Jörg Bergmeister might have won Le Mans twice – 2004 and 2019, since you ask, both times in a Porsche 911 – but slithering about on snow is outside his comfort zone. “I usually get paid not to go sideways,” he quips.
We’re climbing the Rossfeldpanoramastrasse, Germany’s highest mountain road, and repeatedly going very sideways indeed. Jörg is hard at work, feet punching the pedals, palms constantly juggling the wheel. The Taycan GTS kicks up the fresh-fallen snow as we drift gracefully through steep hairpins, then slingshot along the straights.
After five frenzied miles, and 854 metres of vertical ascent, we crest the summit. My ears have popped and I’ve hardly blinked. Despite his misgivings, Bergmeister – literally ‘mountain master’ in English – has lived up to his name, but the car also deserves some credit. With instant electric torque, four-wheel traction and a beautifully balanced chassis, the Taycan Sport Turismo is an all-purpose winter weapon.
A question of Sport
The Taycan has already been a runaway success. It’s now the best-selling Porsche in the UK, accounting for one in three cars sold. Last year, the saloon was joined by the Cross Turismo estate, complete with raised ride height and rugged body cladding. Think of it as a sportier, more stylish alternative to an SUV.
Porsche says the new Sport Turismo straddles the two existing models by ‘combining the everyday usability of the Taycan Cross Turismo with the on-road dynamics of the sports saloon.’
In essence that means a lower ride height, the option of rear-wheel drive and even sleeker ‘shooting brake’ styling. It looks fabulously futuristic.
Seeing the light
Inside, build quality is flawless and the wraparound cockpit feels far more intuitive than Tesla’s oversized touchscreen. The Sport Turismo’s elongated roof allows 45mm more headroom for rear-seat passengers than the saloon, plus a more practical – if hardly huge – 446-litre boot.
There’s also an optional ‘Light Control’ panoramic sunroof, with liquid crystals that can switch from transparent to opaque.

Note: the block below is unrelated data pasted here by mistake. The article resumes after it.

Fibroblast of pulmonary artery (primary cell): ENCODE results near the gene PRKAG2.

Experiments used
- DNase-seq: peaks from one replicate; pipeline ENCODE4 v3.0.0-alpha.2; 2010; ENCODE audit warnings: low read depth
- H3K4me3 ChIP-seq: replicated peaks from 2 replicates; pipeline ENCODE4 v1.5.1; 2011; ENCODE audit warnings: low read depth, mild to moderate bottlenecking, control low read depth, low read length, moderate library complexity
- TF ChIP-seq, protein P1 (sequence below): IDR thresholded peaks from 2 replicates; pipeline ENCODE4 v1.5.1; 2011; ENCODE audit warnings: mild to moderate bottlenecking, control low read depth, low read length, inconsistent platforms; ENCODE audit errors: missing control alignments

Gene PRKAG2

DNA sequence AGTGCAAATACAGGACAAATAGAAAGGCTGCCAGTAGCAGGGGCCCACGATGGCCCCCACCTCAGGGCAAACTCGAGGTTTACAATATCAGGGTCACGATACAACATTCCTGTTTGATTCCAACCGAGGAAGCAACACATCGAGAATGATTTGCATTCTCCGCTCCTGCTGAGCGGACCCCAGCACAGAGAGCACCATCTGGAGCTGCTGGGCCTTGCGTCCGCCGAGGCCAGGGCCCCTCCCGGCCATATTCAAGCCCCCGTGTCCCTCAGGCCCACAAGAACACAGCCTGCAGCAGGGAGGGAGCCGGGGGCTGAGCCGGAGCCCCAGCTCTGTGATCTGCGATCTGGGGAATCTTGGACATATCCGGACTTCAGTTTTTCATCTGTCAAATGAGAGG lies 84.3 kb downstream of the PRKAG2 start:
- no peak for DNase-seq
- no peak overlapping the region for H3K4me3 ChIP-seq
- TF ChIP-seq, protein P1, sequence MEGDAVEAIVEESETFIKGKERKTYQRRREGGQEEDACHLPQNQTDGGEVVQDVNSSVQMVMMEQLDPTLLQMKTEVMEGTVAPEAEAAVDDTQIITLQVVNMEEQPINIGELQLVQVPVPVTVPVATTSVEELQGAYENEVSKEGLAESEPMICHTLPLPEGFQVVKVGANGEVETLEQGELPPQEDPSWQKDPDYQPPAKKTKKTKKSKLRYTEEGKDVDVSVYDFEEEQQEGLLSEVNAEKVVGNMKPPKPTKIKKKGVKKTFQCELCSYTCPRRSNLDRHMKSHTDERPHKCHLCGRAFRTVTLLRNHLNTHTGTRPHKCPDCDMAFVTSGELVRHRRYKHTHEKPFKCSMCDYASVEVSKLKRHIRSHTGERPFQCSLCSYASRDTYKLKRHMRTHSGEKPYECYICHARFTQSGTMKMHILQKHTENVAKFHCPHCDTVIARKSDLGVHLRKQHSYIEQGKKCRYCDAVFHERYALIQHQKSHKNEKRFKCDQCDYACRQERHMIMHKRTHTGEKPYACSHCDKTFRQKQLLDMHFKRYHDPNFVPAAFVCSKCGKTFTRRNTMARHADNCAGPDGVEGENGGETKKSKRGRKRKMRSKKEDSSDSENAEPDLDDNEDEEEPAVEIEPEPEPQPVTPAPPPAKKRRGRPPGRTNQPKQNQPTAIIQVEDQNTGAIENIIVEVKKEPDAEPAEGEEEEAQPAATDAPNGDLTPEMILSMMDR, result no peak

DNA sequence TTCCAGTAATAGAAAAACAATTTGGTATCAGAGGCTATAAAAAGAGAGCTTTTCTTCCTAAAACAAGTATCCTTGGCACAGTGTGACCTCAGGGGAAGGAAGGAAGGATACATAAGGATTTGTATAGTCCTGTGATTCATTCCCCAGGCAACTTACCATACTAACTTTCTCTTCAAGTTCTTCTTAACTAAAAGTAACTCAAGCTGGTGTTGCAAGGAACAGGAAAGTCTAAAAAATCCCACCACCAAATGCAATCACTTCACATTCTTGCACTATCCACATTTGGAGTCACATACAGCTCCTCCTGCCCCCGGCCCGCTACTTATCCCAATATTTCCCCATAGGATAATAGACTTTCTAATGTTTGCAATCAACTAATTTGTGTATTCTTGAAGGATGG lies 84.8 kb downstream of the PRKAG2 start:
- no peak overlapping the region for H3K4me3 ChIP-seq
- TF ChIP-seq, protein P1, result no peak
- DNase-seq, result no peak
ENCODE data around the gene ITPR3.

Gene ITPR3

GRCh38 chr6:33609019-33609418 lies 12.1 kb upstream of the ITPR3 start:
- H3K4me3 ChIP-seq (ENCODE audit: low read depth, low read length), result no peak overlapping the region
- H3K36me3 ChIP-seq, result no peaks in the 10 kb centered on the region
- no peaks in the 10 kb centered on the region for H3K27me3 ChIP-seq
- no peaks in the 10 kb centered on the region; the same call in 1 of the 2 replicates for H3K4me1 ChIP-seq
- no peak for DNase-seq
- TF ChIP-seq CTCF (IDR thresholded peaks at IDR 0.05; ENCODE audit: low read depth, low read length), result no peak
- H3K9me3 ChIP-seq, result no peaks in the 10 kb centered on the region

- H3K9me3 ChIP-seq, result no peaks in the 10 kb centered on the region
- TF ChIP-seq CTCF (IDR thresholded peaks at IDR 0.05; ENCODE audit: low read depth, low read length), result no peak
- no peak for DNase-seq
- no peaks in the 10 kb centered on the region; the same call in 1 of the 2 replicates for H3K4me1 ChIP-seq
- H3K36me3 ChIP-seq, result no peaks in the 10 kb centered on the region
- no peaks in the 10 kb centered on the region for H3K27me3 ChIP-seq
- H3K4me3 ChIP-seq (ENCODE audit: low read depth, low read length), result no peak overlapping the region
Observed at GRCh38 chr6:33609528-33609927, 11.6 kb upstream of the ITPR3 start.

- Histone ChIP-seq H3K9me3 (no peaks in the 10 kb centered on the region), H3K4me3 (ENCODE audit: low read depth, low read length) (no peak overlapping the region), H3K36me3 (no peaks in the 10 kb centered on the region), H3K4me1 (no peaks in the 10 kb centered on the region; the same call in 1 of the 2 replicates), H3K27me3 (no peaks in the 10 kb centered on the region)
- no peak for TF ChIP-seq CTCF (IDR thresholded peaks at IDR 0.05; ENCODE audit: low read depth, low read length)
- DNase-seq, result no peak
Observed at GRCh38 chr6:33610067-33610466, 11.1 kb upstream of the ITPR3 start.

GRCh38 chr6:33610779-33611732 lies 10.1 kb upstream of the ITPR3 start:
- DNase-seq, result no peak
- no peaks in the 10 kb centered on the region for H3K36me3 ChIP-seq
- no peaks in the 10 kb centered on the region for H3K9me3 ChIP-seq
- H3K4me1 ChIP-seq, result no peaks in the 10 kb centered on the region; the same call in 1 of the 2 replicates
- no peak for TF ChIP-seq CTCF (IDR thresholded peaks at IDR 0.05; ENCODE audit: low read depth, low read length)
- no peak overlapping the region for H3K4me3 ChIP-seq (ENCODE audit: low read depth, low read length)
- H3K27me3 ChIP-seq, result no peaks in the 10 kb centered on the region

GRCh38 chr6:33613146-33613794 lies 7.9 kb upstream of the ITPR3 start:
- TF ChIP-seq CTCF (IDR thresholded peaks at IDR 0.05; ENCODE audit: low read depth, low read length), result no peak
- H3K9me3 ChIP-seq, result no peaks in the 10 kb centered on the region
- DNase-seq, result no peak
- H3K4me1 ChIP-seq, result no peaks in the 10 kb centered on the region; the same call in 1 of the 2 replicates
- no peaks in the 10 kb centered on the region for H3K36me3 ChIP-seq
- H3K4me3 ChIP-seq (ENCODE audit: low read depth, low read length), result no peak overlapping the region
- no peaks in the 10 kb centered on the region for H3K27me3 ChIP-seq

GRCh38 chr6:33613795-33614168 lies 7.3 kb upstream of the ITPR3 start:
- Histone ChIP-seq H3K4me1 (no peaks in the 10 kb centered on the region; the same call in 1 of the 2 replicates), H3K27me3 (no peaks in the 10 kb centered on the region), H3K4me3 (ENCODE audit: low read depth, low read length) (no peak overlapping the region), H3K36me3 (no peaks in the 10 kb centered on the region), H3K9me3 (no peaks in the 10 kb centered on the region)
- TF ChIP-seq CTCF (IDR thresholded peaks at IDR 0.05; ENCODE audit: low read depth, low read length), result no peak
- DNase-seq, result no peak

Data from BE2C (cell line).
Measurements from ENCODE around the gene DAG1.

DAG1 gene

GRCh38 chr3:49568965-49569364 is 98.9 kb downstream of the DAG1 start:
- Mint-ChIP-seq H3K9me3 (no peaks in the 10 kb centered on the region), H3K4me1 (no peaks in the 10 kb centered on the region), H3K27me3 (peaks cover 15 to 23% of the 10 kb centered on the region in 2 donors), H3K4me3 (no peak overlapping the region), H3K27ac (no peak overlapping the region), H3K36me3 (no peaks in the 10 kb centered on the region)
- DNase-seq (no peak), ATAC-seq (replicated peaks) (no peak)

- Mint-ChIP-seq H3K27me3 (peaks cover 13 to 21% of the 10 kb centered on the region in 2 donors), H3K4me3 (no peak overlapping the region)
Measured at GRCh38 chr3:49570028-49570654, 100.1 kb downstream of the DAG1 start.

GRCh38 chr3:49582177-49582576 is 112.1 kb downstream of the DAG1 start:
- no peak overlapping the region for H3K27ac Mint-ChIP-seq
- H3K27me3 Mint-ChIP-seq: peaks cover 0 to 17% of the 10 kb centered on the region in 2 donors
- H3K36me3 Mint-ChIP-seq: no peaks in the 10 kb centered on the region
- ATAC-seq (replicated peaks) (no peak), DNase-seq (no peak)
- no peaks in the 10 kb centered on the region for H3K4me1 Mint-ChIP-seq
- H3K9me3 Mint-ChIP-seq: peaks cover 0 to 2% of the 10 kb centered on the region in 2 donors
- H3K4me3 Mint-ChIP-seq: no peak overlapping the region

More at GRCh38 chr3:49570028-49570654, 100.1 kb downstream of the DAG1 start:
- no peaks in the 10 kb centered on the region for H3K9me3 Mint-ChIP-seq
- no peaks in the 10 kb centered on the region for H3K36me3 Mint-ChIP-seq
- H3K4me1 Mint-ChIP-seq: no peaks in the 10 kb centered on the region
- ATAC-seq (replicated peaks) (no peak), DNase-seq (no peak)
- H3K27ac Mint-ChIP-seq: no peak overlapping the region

The Sport Turismo line-up mirrors that of the saloon, stretching from £73,650 RWD to £140,080 Turbo S. Naturally, with the full Taycan range plugged-in and waiting outside our hotel, I went straight for the latter. There’s nothing like starting slowly…
Theme from S-Express
Deploying all of 625hp (or 761hp with launch control) on loose, powdery snow is nigh-on impossible, of course, even with winter tyres. Yet the Turbo S never feels unruly or unsafe.
Its smooth, linear acceleration gives me confidence to switch into Sport mode and enjoy the keener turn-in and sharper chassis. The differences versus the Cross Turismo are incremental, but they are there.
I switch into a Turbo for my run up the Rossfeldpanoramastrasse, which criss-crosses the border with Austria. Although it’s nowhere near as fast or fluid as Bergmeister’s effort, I’m having just as much fun.
The Taycan’s Electric Sport Sound makes ‘throttle blip’ noises as the two-speed gearbox downshifts before each corner. It’s pointless yet somehow hilarious (and yes, you can turn it off).
Traction in action
After a brief blast in the second-rung Taycan 4S, I grab the keys for the entry-level RWD. It offers a relatively modest 280hp with the optional Performance Battery Plus (fitted here), but a fully-charged range of 306 miles is what counts now. The late afternoon light is fading and we have a plane to catch.
What follows is the most exciting drive of the day, and in the slowest car. With only two driven wheels, I sense the transition between grip and slip, the frozen surface demanding constant concentration. The RWD lacks the brain-scrambling thrust of the Turbo models, but linear steering and brilliant body control are more relevant here– and indeed on UK roads.
For £800 more than an equivalent saloon, the Sport Turismo suddenly looks like the top-choice Taycan. It may just become Britain’s best-selling Porsche, too.
Tim Pitt writes for Motoring Research
Porsche Taycan Turbo Sport Turismo
TOP SPEED: 162mph
BATTERY SIZE: 94.4kWh
RANGE: 263-305 miles